Deviation of the Fecal Stream in Colonic Bowel Segments Results in Increased Numbers of Isolated Lymphoid Follicles in the Submucosal Compartment in a Novel Murine Model of Diversion Colitis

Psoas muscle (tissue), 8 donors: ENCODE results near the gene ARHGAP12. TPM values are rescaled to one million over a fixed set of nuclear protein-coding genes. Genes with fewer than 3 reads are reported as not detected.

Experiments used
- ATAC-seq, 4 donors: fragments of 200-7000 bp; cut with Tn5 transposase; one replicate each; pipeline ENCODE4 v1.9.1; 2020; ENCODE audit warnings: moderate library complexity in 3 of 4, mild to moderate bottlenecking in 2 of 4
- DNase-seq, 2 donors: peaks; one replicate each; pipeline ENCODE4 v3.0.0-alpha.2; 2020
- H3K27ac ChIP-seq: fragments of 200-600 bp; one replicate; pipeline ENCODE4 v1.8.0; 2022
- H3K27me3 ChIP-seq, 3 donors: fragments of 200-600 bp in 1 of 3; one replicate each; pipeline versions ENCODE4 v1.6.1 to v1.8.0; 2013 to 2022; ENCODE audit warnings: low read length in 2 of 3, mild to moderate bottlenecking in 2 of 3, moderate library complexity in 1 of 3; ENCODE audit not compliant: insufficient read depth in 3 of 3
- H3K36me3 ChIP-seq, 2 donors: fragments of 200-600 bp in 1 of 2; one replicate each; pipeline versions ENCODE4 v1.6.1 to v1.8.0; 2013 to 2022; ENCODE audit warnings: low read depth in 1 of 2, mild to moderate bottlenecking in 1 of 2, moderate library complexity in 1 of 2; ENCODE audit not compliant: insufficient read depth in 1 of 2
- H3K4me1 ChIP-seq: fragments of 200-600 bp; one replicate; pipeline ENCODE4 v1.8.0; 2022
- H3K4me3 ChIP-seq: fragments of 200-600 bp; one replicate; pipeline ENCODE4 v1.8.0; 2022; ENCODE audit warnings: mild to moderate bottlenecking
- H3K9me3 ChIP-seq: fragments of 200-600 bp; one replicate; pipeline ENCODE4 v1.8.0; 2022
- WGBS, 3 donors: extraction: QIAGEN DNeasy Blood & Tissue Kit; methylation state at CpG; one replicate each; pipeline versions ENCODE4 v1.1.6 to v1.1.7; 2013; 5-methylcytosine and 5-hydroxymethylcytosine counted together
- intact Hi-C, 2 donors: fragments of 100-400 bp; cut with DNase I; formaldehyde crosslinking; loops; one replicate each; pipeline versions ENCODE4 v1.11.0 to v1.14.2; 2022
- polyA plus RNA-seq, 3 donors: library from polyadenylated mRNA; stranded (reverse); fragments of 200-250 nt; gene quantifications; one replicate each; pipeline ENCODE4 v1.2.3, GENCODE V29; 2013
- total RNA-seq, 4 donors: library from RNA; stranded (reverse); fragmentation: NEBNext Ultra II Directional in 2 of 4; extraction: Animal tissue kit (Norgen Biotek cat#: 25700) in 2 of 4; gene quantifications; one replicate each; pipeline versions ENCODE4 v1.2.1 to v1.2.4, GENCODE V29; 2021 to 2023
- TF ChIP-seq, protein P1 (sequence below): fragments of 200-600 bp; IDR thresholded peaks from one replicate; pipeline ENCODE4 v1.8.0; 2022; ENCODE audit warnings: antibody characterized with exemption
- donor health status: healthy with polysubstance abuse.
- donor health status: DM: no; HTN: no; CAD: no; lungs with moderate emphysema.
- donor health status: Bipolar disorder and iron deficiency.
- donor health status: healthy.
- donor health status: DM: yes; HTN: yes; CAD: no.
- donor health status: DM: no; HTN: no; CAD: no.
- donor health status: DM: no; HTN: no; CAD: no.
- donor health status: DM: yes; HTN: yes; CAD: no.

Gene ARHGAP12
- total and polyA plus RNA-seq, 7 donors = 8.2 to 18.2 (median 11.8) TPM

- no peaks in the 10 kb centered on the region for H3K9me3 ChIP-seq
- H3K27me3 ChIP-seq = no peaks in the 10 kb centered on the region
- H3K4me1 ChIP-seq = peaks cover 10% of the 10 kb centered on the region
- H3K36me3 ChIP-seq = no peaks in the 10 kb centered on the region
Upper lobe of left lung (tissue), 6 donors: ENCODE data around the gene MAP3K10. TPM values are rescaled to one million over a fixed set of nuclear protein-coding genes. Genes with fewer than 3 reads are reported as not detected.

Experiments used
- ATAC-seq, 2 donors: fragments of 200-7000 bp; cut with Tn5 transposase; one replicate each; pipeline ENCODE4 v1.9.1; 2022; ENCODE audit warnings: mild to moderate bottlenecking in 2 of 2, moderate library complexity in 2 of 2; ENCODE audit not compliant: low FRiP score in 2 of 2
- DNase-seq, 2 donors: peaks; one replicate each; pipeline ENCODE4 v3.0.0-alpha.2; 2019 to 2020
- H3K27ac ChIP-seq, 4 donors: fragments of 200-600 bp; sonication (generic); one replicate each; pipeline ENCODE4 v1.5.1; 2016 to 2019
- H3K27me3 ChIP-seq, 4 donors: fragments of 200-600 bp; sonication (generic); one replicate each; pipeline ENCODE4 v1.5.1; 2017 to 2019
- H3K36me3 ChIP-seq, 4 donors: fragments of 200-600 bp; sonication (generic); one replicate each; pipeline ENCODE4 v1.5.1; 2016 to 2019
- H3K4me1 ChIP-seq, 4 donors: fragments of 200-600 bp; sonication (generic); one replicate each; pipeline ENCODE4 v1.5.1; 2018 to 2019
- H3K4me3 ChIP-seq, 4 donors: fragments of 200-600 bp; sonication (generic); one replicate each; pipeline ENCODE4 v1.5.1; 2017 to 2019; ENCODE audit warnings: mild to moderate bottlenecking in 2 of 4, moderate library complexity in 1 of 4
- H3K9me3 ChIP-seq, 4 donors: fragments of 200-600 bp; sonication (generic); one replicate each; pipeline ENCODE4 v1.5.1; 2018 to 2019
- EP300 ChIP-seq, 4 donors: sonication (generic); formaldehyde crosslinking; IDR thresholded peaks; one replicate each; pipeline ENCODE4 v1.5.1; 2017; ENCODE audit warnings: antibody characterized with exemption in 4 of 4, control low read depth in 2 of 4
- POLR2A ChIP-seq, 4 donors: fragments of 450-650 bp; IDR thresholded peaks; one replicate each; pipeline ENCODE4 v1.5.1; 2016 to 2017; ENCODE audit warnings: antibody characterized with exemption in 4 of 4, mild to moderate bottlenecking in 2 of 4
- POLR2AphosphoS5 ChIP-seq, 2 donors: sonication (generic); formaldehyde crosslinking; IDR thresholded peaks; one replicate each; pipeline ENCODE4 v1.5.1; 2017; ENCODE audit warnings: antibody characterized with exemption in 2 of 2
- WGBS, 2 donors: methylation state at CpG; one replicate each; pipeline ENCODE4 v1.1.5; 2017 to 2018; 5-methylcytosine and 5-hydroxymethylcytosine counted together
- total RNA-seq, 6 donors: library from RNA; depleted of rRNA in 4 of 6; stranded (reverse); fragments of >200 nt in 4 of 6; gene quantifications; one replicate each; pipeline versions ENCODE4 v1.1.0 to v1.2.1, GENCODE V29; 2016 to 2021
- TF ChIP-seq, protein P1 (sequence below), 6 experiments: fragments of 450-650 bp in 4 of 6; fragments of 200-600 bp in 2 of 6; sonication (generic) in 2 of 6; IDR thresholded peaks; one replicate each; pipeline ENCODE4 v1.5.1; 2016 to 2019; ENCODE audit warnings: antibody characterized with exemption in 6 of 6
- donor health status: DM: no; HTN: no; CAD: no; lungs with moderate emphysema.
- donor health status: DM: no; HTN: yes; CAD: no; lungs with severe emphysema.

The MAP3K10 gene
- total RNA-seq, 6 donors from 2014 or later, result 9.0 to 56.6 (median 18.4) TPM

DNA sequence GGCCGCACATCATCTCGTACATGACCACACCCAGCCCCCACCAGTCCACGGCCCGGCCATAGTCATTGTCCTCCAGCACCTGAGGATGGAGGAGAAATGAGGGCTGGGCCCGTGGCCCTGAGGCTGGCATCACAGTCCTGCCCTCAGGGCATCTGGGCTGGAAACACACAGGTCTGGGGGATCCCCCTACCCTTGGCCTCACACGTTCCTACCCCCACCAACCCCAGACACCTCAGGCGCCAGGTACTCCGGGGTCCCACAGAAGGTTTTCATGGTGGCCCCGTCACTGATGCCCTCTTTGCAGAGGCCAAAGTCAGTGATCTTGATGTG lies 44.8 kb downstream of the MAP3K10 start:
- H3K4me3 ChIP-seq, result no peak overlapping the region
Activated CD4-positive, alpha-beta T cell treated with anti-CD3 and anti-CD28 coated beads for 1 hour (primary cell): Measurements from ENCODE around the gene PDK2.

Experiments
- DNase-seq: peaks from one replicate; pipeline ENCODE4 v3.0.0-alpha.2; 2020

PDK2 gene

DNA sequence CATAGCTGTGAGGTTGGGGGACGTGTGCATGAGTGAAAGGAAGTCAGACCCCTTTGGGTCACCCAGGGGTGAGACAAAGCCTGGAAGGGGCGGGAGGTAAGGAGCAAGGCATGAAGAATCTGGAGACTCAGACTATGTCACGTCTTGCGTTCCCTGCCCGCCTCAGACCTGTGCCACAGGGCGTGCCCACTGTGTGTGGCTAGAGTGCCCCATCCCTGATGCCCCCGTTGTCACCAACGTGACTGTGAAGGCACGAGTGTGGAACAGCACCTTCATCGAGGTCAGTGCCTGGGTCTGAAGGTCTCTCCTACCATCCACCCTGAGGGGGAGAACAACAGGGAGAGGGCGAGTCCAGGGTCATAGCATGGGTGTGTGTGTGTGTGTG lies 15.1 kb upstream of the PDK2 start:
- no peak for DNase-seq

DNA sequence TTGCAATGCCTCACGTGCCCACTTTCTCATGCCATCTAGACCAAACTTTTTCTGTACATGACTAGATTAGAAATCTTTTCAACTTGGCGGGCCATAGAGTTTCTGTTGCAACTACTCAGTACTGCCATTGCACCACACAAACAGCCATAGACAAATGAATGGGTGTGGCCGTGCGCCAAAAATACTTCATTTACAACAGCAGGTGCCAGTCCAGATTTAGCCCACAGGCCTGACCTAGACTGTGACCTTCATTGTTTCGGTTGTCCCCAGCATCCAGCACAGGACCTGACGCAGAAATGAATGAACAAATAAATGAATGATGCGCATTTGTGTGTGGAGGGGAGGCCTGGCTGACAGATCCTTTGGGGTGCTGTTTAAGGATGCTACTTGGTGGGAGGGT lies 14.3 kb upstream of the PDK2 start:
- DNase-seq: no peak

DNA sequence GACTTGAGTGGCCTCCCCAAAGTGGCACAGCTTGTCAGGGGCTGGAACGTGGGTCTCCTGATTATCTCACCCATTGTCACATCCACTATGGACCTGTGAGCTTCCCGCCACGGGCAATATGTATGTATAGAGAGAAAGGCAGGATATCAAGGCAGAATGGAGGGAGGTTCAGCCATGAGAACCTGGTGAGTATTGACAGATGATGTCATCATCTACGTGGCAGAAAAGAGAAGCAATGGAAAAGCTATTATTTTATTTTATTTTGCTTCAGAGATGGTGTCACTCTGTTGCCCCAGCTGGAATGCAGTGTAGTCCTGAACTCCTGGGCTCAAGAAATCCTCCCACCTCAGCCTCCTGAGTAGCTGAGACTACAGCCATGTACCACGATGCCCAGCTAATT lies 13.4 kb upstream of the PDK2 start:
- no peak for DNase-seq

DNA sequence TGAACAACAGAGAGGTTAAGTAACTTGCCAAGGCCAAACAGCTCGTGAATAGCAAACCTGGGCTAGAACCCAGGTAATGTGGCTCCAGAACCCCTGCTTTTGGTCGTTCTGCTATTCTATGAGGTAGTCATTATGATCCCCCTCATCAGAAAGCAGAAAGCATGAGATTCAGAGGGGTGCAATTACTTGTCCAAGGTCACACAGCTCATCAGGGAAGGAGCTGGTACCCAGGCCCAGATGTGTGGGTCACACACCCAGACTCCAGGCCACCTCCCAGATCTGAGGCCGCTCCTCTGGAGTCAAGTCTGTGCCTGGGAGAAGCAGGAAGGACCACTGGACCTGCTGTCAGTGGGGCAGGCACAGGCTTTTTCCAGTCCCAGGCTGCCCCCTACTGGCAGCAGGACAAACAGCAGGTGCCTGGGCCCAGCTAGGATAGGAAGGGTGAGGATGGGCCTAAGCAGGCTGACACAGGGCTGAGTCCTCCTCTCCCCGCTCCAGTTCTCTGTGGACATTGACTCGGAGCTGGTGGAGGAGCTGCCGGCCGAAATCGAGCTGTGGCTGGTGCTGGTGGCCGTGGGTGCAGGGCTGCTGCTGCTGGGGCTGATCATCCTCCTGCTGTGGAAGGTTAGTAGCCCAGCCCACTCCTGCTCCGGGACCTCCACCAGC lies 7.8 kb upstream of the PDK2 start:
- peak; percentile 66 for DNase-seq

Introduction. Diversion colitis is a significant health problem due to its high incidence in patients with diverting enterostomy. This mucosal inflammation presents characteristic histopathological features allowing for the differentiation of this entity from other inflammatory bowel diseases. The pathophysiology of this disease remains ill-defined, in part due to the lack of appropriate animal models. The present study was performed in order to develop and characterize a murine model of diversion colitis. Methods. A diverting loop colostomy was performed in C57BL/6 mice either in the ascending colon or in the transverse colon. Animals were assessed for clinical and histopathological parameters during short-term and long-term survival. Results. Animals with a colostomy in the transverse colon showed a good long-term survival and developed a mild colitis in the bypassed bowel closely resembling the human pathology on a histopathological level. Conclusion. This model is a promising tool to further elucidate the pathomechanism leading to impaired mucosal homeostasis in bypassed colonic segments. Moreover, the establishment of the model in the C57BL/6 background allows the combination of this colitis model with various transgenic mouse strains to investigate the effect of locally deregulated mucosal immunity on systemic immune homeostasis and to develop specific therapeutic strategies.

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